A 'triple win' on energy management
GM's energy reduction effort delivers profits and cuts costs while helping the environment
A two-year effort by General Motors to meet the U.S. EPA’s Energy Star Challenge for Industry has allowed the global automaker to cut its energy intensity by 26% across 54 facilities worldwide. For GM’s energy manager, the results can be measured both inside and outside a GM plant.
“Energy management saves money and reduces the greenhouse gases, and it also improves our maintenance practices. It’s a triple-win,” said Al Hildreth, who leads the U.S. effort on energy for the Detroit automaker. “The beautiful part is that the money I save is pure profit, but I don’t have to do a trade-off. What makes this fun is that I can help the business and help the environment.”
The voluntary Energy Star program has helped focus the GM effort on both energy use reduction and the corresponding drop in costs. GM has saved more than $90 million in energy costs, more than four times the annual budget for energy management within GM’s U.S. operation.
It’s a cooperative, coordinated effort that includes GM’s manufacturing facilities around the world, as well as benchmarking with other global automakers to see what best practices are in place.
The effort to better manage energy costs at GM has been underway over the past 20 years. Now GM manages energy as it does other business units within the organization. “We manage safe, quality, and materials costs. That’s all part of our business plan. Now we include energy in that,” said Hildreth. “It’s not just a one-time event. It’s really a continuous process. We’re now able to measure energy produced per vehicle manufactured.”
For a company that annually spends $1 billion on energy to run its facilities and make cars, a reduction in energy spending that doesn’t impact production is a significant profit generator. The company has attacked many basic areas—improving lighting controls, managing HVAC systems to handle peak loads, and repairing and improving compressed air usage. Now GM wants to attack process energy to continue the cost reduction.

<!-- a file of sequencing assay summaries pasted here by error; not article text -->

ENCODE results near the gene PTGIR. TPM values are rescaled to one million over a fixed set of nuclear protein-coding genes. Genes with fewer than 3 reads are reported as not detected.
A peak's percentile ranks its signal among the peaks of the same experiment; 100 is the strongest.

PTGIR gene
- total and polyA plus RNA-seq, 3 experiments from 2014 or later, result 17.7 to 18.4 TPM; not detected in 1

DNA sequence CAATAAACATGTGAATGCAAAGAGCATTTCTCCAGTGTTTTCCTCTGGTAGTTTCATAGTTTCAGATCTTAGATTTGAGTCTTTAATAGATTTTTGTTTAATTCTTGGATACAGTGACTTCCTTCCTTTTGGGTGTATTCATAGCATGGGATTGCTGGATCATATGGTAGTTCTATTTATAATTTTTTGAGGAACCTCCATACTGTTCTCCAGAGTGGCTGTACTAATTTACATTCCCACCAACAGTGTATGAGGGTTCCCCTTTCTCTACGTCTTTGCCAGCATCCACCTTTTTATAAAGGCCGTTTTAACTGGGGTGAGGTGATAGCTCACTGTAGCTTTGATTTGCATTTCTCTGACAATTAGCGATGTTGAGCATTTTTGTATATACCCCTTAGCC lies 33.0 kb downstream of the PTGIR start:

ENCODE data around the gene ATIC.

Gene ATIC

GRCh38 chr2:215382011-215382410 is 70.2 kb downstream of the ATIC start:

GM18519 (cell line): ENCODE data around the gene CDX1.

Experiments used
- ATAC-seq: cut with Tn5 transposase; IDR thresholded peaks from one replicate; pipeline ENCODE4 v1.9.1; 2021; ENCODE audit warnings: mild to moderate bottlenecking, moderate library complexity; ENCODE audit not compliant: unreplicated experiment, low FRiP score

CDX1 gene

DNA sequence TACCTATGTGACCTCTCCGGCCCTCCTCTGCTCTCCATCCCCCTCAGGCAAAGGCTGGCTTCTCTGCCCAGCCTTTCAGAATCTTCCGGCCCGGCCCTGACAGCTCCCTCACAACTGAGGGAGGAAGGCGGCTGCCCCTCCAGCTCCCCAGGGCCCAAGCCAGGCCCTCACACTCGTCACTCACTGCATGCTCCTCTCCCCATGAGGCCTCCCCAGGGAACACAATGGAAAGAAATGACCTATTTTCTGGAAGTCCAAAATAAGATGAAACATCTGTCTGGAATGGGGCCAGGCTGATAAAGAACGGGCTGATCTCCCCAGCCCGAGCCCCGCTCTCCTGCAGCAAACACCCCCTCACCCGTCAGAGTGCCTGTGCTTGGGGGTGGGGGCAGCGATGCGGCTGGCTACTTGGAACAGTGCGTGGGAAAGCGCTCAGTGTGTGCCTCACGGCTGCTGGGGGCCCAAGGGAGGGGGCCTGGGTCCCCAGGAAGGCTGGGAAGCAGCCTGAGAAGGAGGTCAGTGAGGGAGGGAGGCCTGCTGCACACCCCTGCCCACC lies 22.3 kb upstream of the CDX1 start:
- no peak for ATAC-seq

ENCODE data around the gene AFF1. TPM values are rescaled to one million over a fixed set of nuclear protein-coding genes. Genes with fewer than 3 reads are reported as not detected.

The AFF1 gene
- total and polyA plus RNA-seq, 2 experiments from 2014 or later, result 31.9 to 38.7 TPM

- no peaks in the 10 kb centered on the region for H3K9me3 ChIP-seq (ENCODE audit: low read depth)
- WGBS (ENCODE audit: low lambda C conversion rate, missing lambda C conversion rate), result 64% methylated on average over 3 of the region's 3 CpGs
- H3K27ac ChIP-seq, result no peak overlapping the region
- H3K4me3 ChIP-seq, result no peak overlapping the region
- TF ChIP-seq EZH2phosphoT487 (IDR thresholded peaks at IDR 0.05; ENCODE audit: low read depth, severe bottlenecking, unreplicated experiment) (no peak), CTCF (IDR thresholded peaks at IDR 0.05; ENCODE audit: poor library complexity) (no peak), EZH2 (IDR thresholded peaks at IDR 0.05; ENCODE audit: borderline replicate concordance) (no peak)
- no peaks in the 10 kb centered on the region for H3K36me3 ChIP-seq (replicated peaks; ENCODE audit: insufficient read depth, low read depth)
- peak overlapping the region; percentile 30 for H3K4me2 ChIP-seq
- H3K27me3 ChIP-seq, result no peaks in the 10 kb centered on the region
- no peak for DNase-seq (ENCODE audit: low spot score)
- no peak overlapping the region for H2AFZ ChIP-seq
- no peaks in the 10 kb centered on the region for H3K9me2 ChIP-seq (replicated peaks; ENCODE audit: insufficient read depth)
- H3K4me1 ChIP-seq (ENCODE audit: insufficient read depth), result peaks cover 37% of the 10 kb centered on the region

“Our paint shop is a major energy user,” Hildreth said. “Some of our paint systems are newer, some are legacy systems. As we start to do upgrades and retrofits, we’re seeing significant savings in these areas.”
Another area that GM has addressed is the move toward more renewable energy and less dependence on carbon-based fuels. Hildreth said GM is the leading user of solar energy among U.S. automakers, and it will eliminate coal as a fuel to make steam by 2015.
There is a significant change in the way energy is treated in a manufacturing plant. The days of blindly paying invoices for gas, electricity, and steam generation are over. Energy is now seen as a raw material that can be measured, managed— and wasted. While Energy Star recognitions are nice, the realization that wasted energy is wasted money is driving energy improvements in manufacturing today.
And as Hildreth knows, it takes a commitment from management to provide the support to make those changes. “It does take a commitment from management,” he said. “We’re pretty fortunate. I get a $20 million budget to spend on energy efficiency. We run it as a business—we get a budget, we spend the budget, and we get good results.”
“The job is always to always keep on top of things,” Hildreth added. “We’re continuously monitoring the processes. It is a continuous process.”
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Annual Salary Survey
In a year when manufacturing continued to lead the economic rebound, it makes sense that plant manager bonuses rebounded. Plant Engineering’s annual Salary Survey shows both wages and bonuses rose in 2012 after a retreat the year before.
Average salary across all job titles for plant floor management rose 3.5% to $95,446, and bonus compensation jumped to $15,162, a 4.2% increase from the 2010 level and double the 2011 total, which showed a sharp drop in bonus.